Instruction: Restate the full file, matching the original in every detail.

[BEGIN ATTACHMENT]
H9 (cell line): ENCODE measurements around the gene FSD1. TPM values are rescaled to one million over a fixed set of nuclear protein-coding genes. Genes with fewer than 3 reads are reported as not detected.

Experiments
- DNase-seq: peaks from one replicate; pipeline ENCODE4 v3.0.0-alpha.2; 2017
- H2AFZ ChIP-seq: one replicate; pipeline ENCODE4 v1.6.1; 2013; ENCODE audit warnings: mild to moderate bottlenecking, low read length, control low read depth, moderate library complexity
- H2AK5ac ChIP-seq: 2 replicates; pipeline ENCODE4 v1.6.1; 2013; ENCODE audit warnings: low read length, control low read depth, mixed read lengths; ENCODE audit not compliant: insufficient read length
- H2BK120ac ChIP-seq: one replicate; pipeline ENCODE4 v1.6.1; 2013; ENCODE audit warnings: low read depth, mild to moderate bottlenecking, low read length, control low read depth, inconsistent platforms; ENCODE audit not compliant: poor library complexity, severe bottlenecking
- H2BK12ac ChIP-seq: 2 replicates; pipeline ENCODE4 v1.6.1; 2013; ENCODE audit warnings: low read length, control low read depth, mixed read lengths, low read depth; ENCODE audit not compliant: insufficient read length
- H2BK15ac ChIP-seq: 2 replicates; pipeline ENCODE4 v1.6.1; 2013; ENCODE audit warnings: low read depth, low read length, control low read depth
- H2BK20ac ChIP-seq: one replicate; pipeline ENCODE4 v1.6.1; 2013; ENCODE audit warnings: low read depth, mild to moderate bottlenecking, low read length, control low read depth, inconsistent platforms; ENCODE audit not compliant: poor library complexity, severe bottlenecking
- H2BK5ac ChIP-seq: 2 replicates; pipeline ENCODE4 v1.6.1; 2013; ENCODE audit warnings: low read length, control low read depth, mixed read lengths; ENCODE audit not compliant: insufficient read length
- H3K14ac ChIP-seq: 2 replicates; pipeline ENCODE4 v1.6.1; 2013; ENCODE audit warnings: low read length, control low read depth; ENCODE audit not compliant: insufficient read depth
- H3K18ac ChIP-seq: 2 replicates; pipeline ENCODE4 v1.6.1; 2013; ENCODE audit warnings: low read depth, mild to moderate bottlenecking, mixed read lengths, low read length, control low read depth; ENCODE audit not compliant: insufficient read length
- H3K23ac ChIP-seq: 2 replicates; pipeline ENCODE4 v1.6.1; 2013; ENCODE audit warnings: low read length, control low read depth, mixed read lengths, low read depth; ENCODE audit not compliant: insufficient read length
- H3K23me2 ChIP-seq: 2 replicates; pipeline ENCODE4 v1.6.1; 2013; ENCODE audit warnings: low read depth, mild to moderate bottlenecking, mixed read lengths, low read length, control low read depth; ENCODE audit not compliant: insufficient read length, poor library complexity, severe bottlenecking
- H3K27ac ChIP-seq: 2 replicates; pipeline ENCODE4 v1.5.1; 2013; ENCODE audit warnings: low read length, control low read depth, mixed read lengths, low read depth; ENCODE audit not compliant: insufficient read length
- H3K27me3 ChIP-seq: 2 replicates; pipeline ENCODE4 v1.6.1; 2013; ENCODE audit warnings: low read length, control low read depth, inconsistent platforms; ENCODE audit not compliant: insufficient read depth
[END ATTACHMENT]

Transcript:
H9 (cell line): ENCODE measurements around the gene FSD1. TPM values are rescaled to one million over a fixed set of nuclear protein-coding genes. Genes with fewer than 3 reads are reported as not detected.

Experiments
- DNase-seq: peaks from one replicate; pipeline ENCODE4 v3.0.0-alpha.2; 2017
- H2AFZ ChIP-seq: one replicate; pipeline ENCODE4 v1.6.1; 2013; ENCODE audit warnings: mild to moderate bottlenecking, low read length, control low read depth, moderate library complexity
- H2AK5ac ChIP-seq: 2 replicates; pipeline ENCODE4 v1.6.1; 2013; ENCODE audit warnings: low read length, control low read depth, mixed read lengths; ENCODE audit not compliant: insufficient read length
- H2BK120ac ChIP-seq: one replicate; pipeline ENCODE4 v1.6.1; 2013; ENCODE audit warnings: low read depth, mild to moderate bottlenecking, low read length, control low read depth, inconsistent platforms; ENCODE audit not compliant: poor library complexity, severe bottlenecking
- H2BK12ac ChIP-seq: 2 replicates; pipeline ENCODE4 v1.6.1; 2013; ENCODE audit warnings: low read length, control low read depth, mixed read lengths, low read depth; ENCODE audit not compliant: insufficient read length
- H2BK15ac ChIP-seq: 2 replicates; pipeline ENCODE4 v1.6.1; 2013; ENCODE audit warnings: low read depth, low read length, control low read depth
- H2BK20ac ChIP-seq: one replicate; pipeline ENCODE4 v1.6.1; 2013; ENCODE audit warnings: low read depth, mild to moderate bottlenecking, low read length, control low read depth, inconsistent platforms; ENCODE audit not compliant: poor library complexity, severe bottlenecking
- H2BK5ac ChIP-seq: 2 replicates; pipeline ENCODE4 v1.6.1; 2013; ENCODE audit warnings: low read length, control low read depth, mixed read lengths; ENCODE audit not compliant: insufficient read length
- H3K14ac ChIP-seq: 2 replicates; pipeline ENCODE4 v1.6.1; 2013; ENCODE audit warnings: low read length, control low read depth; ENCODE audit not compliant: insufficient read depth
- H3K18ac ChIP-seq: 2 replicates; pipeline ENCODE4 v1.6.1; 2013; ENCODE audit warnings: low read depth, mild to moderate bottlenecking, mixed read lengths, low read length, control low read depth; ENCODE audit not compliant: insufficient read length
- H3K23ac ChIP-seq: 2 replicates; pipeline ENCODE4 v1.6.1; 2013; ENCODE audit warnings: low read length, control low read depth, mixed read lengths, low read depth; ENCODE audit not compliant: insufficient read length
- H3K23me2 ChIP-seq: 2 replicates; pipeline ENCODE4 v1.6.1; 2013; ENCODE audit warnings: low read depth, mild to moderate bottlenecking, mixed read lengths, low read length, control low read depth; ENCODE audit not compliant: insufficient read length, poor library complexity, severe bottlenecking
- H3K27ac ChIP-seq: 2 replicates; pipeline ENCODE4 v1.5.1; 2013; ENCODE audit warnings: low read length, control low read depth, mixed read lengths, low read depth; ENCODE audit not compliant: insufficient read length
- H3K27me3 ChIP-seq: 2 replicates; pipeline ENCODE4 v1.6.1; 2013; ENCODE audit warnings: low read length, control low read depth, inconsistent platforms; ENCODE audit not compliant: insufficient read depth